Corbett was greeted by about three dozen protesters who picketed the event at the Franklin Institute but were turned away at the door. The protesters carried placards denouncing the Republican governor's policies on education, health care, and shale gas.
"At no point did they say it was an invitation-only event," said Iris Marie Bloom, the leader of Protecting Our Waters, a Philadelphia anti-drilling group, who had registered for the free event but was declined entry.
About five demonstrators confronted the governor's vehicle as he departed. There were no arrests, a Philadelphia Police Department spokeswoman said. Corbett did not respond to questions.
The governor noted the protesters in his 15-minute address while touting his administration's record of regulating the natural gas industry.
"You may hear some people on the outside complaining that I don't believe in the environment and public health," he said. "That couldn't be any further from the truth. We do believe in it. We believe that it can be dealt with in a very safe, logical, scientific, well-thought-out way, removing emotion from the issue."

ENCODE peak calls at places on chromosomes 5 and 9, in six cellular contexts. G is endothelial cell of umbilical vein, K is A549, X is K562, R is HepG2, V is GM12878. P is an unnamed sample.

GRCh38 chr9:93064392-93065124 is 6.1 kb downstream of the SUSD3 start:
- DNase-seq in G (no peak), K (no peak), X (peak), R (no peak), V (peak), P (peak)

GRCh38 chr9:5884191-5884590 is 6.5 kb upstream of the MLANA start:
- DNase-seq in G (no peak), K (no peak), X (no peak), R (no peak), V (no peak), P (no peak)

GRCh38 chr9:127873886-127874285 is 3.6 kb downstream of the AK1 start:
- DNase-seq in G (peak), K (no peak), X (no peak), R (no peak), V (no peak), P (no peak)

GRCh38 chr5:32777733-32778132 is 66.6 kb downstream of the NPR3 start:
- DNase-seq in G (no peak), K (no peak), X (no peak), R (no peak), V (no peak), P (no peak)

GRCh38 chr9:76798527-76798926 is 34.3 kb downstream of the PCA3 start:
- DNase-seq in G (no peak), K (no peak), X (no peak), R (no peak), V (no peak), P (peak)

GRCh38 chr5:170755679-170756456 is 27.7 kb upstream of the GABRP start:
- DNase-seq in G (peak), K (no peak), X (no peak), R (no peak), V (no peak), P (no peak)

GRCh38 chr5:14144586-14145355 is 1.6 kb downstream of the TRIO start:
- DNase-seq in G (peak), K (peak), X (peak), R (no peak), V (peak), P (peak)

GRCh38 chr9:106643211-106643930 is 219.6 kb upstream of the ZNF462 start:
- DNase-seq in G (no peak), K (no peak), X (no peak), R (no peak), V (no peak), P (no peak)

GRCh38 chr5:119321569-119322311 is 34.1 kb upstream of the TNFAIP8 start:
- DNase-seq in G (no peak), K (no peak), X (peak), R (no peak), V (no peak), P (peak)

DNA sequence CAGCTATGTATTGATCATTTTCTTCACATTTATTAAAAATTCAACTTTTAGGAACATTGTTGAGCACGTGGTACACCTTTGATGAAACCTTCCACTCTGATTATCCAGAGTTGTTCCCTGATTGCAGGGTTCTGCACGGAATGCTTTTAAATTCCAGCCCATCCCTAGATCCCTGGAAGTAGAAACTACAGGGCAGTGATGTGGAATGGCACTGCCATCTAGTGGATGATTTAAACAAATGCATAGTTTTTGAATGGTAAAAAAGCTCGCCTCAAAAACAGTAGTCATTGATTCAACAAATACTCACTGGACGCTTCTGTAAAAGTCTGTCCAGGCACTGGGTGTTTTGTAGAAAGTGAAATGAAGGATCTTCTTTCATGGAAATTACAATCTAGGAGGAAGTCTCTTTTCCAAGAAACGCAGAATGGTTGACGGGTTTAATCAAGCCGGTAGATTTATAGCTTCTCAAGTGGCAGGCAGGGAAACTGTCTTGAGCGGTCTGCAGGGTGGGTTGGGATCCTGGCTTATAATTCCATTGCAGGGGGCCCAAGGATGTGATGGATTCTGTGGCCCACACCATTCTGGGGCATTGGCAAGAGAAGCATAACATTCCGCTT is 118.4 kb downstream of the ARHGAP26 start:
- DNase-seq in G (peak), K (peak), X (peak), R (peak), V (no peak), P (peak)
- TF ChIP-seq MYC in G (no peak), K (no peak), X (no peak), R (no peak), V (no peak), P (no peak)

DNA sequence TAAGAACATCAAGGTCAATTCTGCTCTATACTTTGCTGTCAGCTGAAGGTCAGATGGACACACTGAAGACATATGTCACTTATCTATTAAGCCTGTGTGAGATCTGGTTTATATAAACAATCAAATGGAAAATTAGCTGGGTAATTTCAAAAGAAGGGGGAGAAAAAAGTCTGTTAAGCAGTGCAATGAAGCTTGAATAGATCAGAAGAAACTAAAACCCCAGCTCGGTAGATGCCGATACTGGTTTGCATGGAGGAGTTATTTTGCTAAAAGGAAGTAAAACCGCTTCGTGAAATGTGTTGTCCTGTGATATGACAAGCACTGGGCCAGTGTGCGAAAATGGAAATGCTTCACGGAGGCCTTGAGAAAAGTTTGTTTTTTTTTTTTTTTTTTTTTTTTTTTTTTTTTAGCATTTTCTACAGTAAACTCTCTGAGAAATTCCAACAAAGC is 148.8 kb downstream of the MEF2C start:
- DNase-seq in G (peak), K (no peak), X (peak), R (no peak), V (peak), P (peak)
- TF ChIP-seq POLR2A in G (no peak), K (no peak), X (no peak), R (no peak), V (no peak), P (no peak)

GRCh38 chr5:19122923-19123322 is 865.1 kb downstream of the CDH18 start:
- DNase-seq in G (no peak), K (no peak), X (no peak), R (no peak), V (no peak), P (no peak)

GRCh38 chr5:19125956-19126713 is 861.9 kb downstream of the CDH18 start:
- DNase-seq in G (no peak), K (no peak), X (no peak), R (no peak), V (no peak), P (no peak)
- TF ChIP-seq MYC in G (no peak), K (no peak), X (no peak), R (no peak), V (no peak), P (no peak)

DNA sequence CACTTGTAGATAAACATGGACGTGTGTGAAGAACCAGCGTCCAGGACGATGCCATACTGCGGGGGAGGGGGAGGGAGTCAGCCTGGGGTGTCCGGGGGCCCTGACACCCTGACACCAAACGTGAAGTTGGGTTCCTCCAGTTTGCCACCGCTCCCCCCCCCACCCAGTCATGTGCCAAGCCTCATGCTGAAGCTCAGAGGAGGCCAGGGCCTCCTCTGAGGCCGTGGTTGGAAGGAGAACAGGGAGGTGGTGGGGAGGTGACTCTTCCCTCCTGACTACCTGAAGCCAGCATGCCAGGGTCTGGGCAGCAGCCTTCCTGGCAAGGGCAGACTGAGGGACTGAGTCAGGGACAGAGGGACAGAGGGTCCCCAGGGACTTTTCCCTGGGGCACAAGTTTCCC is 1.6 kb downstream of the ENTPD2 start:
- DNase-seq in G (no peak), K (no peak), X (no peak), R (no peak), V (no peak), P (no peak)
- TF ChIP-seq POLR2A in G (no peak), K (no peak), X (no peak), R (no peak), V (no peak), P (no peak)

Corbett's support for the natural-gas industry has become a centerpiece of his administration's pro-business policy. He credited shale gas with creating jobs, saving troubled Philadelphia refineries, and driving down prices of natural gas and electricity for consumers.
Speakers at the summit included representatives of the American Petroleum Institute, the Greater Philadelphia Chamber of Commerce, Sunoco Logistics Partners L.P., Braskem America Inc., the Finishing Trades Institute of the Mid-Atlantic Region, and Philadelphia Gas Works.
Contact Andrew Maykuth at email@example.com, 215-854-2947 or @Maykuth on Twitter.